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Building a Great Creative Team

A diverse group of creatives laughing
Photo by jacoblund, iStock Photo
Every leader within a new organization faces their fair share of challenges. Maintaining productivity, easing team anxiety, and implementing change while cultivating relationships is no small feat. The same applies to creative leadership, however the dynamics are a bit different.

Creative Managers and Directors have the distinct responsibility of assessing and assembling a team with skills that are non-transferable, nor inherent—making the challenge even more complex.

Ideally you’re walking into a role where you’ve got a roster of top talent and a sizable budget to go with it. But let’s face it, that’s not the reality of most Creative Directors and it certainly wasn’t the case for me.  I was hired into a new role at an organization where I was responsible for transforming the creative culture and overseeing user experience; a discipline that was acutely undeveloped. Career pathing for creatives was nonexistent, as hungry talent longed for opportunities to grow.

Understand the Business Challenges

Ground yourself in the problems that you face and be brutally honest. You can’t solve problems that you aren’t being truthful about. If your problem is retention, own it.  If your problem is antiquated platforms and technology, own it.  If your problem is lack of training and/or subject matter expertise, own it.  

Don’t be afraid to solicit input from stakeholders, they have different POVs that could be invaluable to you. Understand that there are various lenses you need to view your obstacles through in order to provide value to your organization. In this particular role, I happened to have inherited all of the problems mentioned above (and a few more), but I found success in acknowledging the issues and swiftly devising a plan of action to address them.

Narrow Your Focus

As you evaluate the challenges you face, try to get to the root cause and let that single important issue be your guide. As I mentioned, my department also encountered a myriad of obstacles. Everything from a revolving door of contractors, to a lack of institutional knowledge, increased unproductive hours due to constant onboarding, and significant budgetary restrictions. While on the surface, these seem like separate issues, but it was clear that the common thread was retention—that became my focus.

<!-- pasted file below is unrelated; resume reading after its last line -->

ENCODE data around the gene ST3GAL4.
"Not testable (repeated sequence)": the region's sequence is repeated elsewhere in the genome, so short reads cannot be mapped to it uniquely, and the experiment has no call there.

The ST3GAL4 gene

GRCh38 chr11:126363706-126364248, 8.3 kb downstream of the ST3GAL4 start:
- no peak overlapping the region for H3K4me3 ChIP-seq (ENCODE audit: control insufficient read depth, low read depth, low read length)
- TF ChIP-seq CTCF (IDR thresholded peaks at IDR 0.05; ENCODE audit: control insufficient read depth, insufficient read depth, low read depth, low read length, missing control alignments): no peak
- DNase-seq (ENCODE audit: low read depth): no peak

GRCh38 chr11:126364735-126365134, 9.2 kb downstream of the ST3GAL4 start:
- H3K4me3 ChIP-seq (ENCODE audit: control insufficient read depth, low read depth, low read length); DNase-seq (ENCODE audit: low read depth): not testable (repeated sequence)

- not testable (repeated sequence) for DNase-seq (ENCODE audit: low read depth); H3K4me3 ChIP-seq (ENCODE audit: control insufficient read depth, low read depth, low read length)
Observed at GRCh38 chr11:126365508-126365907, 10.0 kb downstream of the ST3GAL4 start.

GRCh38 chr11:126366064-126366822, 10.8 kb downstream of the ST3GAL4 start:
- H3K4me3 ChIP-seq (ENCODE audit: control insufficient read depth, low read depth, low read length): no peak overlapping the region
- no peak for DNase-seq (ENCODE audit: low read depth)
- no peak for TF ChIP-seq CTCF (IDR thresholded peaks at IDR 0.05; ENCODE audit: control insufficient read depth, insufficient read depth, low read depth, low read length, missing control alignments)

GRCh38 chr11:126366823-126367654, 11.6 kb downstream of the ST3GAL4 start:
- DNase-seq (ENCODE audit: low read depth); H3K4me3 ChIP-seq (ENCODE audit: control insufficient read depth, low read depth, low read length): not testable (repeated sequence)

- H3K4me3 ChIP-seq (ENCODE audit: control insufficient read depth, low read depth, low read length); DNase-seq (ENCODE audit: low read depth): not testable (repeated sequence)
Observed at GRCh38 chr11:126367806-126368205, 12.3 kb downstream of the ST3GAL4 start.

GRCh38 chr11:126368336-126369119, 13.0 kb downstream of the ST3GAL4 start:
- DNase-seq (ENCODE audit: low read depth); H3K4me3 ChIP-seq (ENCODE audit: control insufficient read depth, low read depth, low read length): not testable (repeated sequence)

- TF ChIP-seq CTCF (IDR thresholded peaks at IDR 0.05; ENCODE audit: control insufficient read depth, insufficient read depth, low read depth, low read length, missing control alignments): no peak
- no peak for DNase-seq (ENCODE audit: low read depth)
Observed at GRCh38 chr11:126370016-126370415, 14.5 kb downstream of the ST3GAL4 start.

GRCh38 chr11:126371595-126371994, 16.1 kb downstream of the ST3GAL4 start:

Define the Vision

Once you’ve determined where to focus, you then need to define your vision. Who are you? Where do you want to be? What do you represent? How will the vision benefit your team, what value does it bring to the organization? Those are some critical questions that you have to be prepared to answer. But remember, vision without passion is futile.  If you don’t believe it, you can’t sell it.  If your passion isn’t infectious, you’ve failed before trying. My vision was to create a full service, in-house agency, composed of fellow impassioned creatives. Coined “The Experience Studio”, the team would be poised to deliver compelling and innovative digital experiences. The atmosphere would be one in which high performers are engaged, challenged and rewarded. This team would be the genesis of innovation and thought leadership within the organization.

Get Collective Buy-In and Sell It